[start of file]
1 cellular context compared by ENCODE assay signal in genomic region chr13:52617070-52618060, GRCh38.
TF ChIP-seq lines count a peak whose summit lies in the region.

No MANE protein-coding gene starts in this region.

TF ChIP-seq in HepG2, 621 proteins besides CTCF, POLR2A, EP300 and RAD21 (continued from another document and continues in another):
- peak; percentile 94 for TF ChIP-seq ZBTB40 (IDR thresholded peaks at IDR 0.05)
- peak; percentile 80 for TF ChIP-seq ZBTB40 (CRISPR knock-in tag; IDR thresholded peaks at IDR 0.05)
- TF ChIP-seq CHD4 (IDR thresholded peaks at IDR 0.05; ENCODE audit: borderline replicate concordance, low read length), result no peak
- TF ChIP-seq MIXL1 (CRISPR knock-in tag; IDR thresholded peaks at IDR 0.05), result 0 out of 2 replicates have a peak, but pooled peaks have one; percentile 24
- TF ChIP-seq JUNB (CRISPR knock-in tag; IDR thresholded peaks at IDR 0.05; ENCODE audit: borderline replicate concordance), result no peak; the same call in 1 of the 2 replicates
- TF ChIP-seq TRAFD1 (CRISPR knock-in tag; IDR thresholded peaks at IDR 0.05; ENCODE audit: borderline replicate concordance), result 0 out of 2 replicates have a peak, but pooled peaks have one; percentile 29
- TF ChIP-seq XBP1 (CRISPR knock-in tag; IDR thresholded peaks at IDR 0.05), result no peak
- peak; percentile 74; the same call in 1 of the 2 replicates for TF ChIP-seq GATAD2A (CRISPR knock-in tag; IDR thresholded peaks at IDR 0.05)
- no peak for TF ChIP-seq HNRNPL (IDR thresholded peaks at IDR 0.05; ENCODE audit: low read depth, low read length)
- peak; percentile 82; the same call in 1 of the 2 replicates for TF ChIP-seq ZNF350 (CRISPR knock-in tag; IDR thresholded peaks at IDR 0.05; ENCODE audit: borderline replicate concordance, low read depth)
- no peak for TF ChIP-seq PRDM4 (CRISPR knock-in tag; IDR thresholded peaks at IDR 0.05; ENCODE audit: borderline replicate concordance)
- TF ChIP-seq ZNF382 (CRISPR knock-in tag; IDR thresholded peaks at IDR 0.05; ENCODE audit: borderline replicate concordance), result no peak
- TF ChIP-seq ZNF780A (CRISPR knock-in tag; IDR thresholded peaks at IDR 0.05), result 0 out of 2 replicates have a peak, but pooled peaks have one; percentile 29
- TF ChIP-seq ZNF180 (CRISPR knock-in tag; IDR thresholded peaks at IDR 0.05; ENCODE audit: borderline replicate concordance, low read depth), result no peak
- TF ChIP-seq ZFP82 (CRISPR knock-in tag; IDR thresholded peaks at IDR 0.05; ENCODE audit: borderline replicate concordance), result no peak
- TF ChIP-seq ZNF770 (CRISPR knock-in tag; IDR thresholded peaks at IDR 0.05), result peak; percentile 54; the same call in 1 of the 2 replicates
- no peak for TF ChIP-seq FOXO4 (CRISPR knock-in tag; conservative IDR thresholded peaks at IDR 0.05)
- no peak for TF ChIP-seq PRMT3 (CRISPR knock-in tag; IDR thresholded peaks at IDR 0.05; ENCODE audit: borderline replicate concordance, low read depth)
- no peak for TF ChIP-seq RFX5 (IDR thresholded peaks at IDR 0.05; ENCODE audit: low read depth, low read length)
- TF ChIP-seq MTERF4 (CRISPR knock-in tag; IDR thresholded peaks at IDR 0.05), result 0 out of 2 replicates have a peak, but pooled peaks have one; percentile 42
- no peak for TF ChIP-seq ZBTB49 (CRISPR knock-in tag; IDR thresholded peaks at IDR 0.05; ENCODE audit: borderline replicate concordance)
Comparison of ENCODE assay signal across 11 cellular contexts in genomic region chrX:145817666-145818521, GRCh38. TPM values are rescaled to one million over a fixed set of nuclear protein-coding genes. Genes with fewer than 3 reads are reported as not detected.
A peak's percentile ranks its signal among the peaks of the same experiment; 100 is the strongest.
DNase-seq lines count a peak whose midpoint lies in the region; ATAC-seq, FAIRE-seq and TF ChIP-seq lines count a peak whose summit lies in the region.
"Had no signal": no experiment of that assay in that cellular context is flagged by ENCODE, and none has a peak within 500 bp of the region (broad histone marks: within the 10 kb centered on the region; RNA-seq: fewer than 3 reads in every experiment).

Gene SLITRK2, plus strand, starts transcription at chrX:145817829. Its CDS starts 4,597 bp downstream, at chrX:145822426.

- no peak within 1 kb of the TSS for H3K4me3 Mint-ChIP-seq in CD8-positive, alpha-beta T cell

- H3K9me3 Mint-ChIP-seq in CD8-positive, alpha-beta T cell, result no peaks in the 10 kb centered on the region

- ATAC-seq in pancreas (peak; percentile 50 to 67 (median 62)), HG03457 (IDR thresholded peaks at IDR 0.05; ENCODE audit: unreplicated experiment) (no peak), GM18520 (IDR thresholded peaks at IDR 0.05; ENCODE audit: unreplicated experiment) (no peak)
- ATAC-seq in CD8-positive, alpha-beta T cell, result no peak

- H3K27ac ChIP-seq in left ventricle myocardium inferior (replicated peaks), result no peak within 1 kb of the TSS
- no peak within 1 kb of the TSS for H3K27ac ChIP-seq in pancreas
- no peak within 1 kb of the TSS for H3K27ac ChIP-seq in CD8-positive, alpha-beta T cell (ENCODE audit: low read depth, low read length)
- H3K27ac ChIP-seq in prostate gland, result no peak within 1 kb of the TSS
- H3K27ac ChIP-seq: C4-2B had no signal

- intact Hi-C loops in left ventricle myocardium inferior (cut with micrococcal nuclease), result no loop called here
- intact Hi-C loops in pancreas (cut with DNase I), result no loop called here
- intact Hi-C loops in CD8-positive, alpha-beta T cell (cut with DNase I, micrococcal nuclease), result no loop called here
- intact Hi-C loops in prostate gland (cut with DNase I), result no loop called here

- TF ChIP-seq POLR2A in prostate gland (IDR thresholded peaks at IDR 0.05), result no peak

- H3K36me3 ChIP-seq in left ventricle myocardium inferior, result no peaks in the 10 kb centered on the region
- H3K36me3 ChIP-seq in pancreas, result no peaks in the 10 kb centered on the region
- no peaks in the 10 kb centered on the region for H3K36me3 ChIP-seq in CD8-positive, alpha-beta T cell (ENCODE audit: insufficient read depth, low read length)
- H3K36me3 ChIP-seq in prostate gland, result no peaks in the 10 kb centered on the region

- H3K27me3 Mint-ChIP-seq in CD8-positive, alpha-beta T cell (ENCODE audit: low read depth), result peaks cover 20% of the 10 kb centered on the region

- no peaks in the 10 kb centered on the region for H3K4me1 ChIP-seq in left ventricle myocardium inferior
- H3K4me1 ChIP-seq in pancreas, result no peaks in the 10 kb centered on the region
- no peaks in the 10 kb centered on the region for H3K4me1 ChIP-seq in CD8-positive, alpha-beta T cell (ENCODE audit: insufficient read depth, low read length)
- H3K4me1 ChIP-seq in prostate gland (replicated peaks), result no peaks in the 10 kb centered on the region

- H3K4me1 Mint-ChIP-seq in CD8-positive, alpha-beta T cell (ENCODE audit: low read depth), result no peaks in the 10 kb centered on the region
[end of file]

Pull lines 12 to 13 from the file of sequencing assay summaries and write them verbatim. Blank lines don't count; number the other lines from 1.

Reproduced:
- peak; percentile 74; the same call in 1 of the 2 replicates for TF ChIP-seq GATAD2A (CRISPR knock-in tag; IDR thresholded peaks at IDR 0.05)
- no peak for TF ChIP-seq HNRNPL (IDR thresholded peaks at IDR 0.05; ENCODE audit: low read depth, low read length)